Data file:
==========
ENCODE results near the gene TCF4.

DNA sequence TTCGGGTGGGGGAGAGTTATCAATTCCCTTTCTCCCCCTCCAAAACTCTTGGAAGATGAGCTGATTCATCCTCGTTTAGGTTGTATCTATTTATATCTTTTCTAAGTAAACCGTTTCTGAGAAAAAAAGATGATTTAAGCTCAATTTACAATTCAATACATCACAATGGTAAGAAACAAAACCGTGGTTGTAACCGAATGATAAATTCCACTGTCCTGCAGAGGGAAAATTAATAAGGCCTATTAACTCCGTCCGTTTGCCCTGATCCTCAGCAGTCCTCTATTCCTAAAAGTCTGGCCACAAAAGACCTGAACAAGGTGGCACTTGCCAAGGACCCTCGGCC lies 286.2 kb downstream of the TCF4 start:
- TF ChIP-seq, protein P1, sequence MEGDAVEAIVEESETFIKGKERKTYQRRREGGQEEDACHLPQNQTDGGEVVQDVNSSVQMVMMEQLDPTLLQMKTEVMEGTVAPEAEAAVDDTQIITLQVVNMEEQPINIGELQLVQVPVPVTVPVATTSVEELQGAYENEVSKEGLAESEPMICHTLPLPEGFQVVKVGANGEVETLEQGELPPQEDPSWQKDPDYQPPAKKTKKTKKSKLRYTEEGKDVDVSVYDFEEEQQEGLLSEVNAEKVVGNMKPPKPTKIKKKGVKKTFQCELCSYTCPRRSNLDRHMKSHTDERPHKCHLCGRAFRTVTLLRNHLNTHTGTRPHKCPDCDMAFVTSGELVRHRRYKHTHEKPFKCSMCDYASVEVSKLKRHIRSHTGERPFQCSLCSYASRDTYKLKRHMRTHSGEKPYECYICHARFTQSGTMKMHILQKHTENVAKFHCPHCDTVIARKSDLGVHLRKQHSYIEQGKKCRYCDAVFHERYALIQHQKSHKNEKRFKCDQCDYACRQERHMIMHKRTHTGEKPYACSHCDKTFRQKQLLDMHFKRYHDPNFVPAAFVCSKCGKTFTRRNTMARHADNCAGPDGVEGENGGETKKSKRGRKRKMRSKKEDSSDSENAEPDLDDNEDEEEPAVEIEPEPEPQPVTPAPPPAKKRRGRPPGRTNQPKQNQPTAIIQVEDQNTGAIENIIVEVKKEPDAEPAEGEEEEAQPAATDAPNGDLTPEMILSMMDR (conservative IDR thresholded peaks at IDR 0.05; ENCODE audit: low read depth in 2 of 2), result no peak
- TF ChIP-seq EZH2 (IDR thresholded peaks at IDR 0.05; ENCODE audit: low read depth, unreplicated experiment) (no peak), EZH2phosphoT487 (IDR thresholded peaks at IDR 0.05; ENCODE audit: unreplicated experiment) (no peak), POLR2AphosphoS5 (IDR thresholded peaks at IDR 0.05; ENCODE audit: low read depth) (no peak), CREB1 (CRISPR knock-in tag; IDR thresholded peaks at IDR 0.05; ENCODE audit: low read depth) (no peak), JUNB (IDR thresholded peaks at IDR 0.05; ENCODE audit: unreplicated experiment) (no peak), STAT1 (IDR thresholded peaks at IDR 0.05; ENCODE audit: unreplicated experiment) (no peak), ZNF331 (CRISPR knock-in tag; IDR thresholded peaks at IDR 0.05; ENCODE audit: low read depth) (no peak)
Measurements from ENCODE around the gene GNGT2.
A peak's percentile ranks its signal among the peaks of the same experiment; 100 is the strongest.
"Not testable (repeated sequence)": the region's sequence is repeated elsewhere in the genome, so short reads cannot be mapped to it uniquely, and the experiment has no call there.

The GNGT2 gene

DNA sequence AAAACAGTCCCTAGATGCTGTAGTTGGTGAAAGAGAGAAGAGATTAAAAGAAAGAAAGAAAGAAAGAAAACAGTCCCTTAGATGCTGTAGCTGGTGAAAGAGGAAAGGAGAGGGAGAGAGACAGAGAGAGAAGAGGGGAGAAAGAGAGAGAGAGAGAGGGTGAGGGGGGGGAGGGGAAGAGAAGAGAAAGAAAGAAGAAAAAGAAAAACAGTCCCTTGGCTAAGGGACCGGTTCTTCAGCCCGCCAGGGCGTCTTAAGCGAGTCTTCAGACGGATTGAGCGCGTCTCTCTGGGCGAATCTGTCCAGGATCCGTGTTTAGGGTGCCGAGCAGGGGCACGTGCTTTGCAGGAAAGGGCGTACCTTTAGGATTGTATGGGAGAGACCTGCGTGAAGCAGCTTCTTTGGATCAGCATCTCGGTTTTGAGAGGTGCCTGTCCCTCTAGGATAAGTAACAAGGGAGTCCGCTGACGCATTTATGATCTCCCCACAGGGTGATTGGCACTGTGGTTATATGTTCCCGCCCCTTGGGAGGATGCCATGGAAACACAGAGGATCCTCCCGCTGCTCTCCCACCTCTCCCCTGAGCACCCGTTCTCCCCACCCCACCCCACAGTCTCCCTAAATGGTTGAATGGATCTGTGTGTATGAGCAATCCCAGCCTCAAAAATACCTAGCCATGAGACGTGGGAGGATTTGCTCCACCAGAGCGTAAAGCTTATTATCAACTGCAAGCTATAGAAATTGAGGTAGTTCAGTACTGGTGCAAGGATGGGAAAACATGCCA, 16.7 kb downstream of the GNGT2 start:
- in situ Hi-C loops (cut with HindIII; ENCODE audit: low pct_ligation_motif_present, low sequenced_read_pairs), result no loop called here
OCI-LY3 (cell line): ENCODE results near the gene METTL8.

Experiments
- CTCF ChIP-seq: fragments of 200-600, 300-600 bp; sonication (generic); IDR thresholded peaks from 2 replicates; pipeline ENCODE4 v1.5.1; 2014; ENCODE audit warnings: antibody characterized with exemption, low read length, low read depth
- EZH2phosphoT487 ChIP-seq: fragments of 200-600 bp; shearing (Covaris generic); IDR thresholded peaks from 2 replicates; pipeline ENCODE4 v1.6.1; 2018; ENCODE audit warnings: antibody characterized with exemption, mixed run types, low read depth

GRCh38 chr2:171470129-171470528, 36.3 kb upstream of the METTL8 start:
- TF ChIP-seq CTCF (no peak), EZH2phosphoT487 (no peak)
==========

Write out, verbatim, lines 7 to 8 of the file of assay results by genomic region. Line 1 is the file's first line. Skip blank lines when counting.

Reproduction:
"Not testable (repeated sequence)": the region's sequence is repeated elsewhere in the genome, so short reads cannot be mapped to it uniquely, and the experiment has no call there.

The GNGT2 gene